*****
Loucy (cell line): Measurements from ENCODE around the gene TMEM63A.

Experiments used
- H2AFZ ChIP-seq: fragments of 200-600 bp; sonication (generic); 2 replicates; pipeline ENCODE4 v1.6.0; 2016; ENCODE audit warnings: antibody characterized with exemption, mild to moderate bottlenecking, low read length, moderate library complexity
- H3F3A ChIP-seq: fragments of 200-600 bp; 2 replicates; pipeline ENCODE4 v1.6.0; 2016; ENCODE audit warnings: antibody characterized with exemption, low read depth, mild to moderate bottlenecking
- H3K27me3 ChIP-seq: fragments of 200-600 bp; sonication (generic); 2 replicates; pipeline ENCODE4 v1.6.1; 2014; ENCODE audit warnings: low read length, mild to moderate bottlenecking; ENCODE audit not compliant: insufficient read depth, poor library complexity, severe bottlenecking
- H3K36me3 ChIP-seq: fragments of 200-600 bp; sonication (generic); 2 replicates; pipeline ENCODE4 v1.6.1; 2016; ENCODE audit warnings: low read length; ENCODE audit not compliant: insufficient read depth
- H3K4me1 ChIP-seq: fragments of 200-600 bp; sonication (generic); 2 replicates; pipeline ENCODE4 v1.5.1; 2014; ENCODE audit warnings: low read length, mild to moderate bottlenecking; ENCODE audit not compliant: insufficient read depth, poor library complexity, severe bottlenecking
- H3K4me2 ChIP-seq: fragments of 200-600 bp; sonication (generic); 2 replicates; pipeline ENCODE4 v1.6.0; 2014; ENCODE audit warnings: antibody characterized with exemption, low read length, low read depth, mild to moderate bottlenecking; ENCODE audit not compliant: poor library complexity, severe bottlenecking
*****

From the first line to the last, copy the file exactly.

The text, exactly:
Loucy (cell line): Measurements from ENCODE around the gene TMEM63A.

Experiments used
- H2AFZ ChIP-seq: fragments of 200-600 bp; sonication (generic); 2 replicates; pipeline ENCODE4 v1.6.0; 2016; ENCODE audit warnings: antibody characterized with exemption, mild to moderate bottlenecking, low read length, moderate library complexity
- H3F3A ChIP-seq: fragments of 200-600 bp; 2 replicates; pipeline ENCODE4 v1.6.0; 2016; ENCODE audit warnings: antibody characterized with exemption, low read depth, mild to moderate bottlenecking
- H3K27me3 ChIP-seq: fragments of 200-600 bp; sonication (generic); 2 replicates; pipeline ENCODE4 v1.6.1; 2014; ENCODE audit warnings: low read length, mild to moderate bottlenecking; ENCODE audit not compliant: insufficient read depth, poor library complexity, severe bottlenecking
- H3K36me3 ChIP-seq: fragments of 200-600 bp; sonication (generic); 2 replicates; pipeline ENCODE4 v1.6.1; 2016; ENCODE audit warnings: low read length; ENCODE audit not compliant: insufficient read depth
- H3K4me1 ChIP-seq: fragments of 200-600 bp; sonication (generic); 2 replicates; pipeline ENCODE4 v1.5.1; 2014; ENCODE audit warnings: low read length, mild to moderate bottlenecking; ENCODE audit not compliant: insufficient read depth, poor library complexity, severe bottlenecking
- H3K4me2 ChIP-seq: fragments of 200-600 bp; sonication (generic); 2 replicates; pipeline ENCODE4 v1.6.0; 2014; ENCODE audit warnings: antibody characterized with exemption, low read length, low read depth, mild to moderate bottlenecking; ENCODE audit not compliant: poor library complexity, severe bottlenecking